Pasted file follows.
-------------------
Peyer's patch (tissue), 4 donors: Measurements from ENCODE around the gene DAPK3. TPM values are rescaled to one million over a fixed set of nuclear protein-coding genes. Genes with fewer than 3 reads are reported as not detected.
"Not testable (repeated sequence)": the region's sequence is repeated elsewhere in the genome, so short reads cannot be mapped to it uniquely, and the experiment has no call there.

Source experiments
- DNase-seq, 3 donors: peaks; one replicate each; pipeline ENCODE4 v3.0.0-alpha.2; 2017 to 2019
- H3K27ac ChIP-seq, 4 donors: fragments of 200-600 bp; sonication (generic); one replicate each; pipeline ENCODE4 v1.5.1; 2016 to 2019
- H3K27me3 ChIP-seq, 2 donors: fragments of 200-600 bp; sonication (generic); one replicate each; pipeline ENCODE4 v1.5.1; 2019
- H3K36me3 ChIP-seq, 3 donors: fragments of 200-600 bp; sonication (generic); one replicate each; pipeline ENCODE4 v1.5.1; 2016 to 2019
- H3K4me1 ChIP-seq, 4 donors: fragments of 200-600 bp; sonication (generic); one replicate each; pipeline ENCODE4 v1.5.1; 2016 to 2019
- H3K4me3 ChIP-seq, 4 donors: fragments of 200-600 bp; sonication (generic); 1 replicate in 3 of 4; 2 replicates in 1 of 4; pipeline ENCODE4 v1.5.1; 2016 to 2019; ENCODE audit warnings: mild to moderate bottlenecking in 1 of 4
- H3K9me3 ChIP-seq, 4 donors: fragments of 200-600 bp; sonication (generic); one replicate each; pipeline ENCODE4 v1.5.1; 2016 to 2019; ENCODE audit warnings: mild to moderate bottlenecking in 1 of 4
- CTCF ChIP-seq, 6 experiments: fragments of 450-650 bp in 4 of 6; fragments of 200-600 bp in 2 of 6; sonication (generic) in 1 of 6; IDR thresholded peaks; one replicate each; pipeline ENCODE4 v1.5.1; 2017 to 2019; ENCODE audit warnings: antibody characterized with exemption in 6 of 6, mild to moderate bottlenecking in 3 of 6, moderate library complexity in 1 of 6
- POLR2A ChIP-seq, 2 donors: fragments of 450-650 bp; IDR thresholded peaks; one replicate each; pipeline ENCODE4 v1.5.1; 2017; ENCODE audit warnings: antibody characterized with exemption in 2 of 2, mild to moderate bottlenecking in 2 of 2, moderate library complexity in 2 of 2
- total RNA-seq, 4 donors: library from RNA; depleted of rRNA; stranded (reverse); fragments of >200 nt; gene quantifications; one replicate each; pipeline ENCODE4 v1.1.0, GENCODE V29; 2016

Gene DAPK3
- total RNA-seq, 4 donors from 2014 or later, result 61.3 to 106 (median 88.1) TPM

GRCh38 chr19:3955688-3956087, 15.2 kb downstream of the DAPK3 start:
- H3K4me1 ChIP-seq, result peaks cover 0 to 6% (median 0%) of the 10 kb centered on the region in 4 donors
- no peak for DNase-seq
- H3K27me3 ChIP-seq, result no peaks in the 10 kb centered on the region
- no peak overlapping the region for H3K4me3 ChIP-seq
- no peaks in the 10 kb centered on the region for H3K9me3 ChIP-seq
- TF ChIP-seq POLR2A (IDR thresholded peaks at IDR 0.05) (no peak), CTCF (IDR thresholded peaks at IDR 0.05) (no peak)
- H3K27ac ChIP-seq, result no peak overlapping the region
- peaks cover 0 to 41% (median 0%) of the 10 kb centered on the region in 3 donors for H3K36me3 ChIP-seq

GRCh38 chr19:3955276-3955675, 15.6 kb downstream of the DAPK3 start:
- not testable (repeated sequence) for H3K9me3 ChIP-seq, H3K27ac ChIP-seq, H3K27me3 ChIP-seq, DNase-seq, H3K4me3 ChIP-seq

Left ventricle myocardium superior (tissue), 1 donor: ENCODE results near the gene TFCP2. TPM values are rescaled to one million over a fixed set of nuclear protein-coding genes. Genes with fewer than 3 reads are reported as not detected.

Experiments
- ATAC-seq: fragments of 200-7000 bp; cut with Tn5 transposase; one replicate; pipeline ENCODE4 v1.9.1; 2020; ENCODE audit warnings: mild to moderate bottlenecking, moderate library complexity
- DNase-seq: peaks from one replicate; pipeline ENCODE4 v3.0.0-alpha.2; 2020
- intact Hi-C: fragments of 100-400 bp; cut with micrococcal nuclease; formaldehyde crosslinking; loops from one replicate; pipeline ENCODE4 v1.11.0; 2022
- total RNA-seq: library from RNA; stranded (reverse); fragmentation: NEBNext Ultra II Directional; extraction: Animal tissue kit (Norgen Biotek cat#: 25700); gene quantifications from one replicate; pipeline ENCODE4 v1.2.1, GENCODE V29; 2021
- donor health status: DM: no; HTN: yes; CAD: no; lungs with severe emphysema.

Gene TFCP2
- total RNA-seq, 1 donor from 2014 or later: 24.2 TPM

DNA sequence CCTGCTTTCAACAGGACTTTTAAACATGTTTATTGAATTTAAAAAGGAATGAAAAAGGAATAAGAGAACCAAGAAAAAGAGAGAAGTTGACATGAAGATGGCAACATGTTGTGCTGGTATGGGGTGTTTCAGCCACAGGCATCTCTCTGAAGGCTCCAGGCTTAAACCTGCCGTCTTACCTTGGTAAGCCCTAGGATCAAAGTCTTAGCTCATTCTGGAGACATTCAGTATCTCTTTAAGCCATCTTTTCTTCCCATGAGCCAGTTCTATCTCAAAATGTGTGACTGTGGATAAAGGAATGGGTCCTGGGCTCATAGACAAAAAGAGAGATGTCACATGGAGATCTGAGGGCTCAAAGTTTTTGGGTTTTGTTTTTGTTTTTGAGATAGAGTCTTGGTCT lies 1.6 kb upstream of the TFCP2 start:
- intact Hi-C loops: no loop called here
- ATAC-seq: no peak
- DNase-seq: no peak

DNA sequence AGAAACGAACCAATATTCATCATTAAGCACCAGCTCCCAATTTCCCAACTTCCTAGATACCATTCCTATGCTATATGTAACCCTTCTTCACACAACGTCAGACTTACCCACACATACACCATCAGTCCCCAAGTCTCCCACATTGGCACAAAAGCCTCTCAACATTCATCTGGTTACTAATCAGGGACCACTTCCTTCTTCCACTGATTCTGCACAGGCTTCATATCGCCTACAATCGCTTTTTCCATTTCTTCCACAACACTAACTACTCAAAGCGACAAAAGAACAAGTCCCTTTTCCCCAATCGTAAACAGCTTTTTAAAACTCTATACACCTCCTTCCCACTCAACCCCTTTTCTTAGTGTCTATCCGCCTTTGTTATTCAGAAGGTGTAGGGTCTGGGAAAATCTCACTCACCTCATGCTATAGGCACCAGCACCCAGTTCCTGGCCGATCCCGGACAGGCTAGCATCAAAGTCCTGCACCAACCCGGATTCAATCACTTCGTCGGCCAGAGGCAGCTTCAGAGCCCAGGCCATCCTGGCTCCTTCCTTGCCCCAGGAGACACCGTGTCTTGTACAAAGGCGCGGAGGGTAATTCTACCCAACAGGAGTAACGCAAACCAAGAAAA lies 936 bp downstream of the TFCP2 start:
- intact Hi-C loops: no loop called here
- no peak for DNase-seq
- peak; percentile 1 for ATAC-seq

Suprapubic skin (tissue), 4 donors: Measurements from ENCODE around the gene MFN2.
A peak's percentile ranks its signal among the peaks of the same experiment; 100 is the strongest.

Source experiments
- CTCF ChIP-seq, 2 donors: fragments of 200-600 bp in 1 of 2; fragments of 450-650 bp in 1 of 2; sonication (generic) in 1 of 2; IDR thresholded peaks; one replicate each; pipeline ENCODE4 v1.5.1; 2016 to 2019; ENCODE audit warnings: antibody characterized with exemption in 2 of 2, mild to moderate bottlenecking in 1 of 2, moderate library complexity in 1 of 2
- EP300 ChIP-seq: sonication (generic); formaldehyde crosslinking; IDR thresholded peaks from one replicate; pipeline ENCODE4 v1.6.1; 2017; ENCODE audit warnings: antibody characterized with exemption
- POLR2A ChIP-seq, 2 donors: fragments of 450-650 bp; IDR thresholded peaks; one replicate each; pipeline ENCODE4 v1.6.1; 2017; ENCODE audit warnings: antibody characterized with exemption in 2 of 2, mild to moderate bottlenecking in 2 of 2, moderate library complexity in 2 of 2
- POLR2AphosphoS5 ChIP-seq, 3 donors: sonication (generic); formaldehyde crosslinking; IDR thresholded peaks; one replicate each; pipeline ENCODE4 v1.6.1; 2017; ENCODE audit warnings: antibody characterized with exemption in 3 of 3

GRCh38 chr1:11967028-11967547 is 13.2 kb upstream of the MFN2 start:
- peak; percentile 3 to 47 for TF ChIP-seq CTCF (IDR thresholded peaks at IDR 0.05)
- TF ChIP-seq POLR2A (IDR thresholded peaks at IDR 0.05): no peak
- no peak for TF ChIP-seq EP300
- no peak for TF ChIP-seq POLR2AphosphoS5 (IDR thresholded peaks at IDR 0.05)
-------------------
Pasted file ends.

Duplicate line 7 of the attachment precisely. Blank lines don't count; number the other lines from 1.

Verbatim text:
- H3K36me3 ChIP-seq, 3 donors: fragments of 200-600 bp; sonication (generic); one replicate each; pipeline ENCODE4 v1.5.1; 2016 to 2019